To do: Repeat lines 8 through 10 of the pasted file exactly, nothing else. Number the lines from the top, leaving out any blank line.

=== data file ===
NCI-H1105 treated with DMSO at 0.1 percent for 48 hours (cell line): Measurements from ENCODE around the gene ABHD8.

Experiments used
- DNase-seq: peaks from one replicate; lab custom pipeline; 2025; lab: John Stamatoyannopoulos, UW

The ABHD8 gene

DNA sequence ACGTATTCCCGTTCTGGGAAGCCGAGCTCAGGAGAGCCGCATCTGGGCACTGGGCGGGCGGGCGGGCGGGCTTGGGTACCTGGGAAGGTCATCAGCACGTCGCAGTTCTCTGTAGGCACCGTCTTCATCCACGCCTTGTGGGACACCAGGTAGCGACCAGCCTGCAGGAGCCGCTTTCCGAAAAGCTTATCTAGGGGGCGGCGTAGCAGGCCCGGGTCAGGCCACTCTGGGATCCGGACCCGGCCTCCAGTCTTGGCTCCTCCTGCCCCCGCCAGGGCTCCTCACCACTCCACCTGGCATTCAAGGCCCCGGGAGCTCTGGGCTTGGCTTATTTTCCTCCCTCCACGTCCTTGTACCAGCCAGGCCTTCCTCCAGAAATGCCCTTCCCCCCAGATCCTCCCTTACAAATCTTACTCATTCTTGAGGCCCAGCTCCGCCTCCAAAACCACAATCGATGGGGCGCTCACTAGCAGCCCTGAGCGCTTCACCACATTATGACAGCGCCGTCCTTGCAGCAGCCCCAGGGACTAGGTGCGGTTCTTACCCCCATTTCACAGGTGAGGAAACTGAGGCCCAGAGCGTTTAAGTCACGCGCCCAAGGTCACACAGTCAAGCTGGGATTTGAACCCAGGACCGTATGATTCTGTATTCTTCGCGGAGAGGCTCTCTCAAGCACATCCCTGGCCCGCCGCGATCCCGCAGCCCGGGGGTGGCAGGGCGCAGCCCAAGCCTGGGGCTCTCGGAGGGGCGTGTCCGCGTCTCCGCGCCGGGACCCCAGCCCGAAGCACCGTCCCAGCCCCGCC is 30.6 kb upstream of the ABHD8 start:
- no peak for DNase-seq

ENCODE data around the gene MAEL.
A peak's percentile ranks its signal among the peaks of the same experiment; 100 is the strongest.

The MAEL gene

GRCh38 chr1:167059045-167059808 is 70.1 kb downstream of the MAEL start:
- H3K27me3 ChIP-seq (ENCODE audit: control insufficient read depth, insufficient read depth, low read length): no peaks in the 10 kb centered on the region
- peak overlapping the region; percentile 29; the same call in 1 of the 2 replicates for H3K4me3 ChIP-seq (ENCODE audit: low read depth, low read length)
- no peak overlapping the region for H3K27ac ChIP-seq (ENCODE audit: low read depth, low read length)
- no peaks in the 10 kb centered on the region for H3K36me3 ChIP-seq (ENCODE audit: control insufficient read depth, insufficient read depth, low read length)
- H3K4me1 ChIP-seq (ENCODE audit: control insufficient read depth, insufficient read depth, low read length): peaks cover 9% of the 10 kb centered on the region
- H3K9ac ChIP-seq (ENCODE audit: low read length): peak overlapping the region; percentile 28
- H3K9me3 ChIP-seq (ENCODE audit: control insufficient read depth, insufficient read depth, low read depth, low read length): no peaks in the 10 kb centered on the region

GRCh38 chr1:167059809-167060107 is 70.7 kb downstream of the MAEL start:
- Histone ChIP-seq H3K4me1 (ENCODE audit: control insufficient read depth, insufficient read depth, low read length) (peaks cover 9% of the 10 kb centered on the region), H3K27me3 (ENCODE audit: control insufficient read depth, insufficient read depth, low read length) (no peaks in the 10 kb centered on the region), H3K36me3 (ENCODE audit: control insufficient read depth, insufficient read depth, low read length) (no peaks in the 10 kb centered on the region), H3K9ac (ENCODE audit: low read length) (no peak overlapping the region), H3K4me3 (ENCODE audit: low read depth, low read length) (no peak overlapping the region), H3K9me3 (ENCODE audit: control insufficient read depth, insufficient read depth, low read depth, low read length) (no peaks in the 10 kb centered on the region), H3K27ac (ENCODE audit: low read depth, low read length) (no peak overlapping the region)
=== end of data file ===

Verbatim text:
A peak's percentile ranks its signal among the peaks of the same experiment; 100 is the strongest.

The MAEL gene

GRCh38 chr1:167059045-167059808 is 70.1 kb downstream of the MAEL start: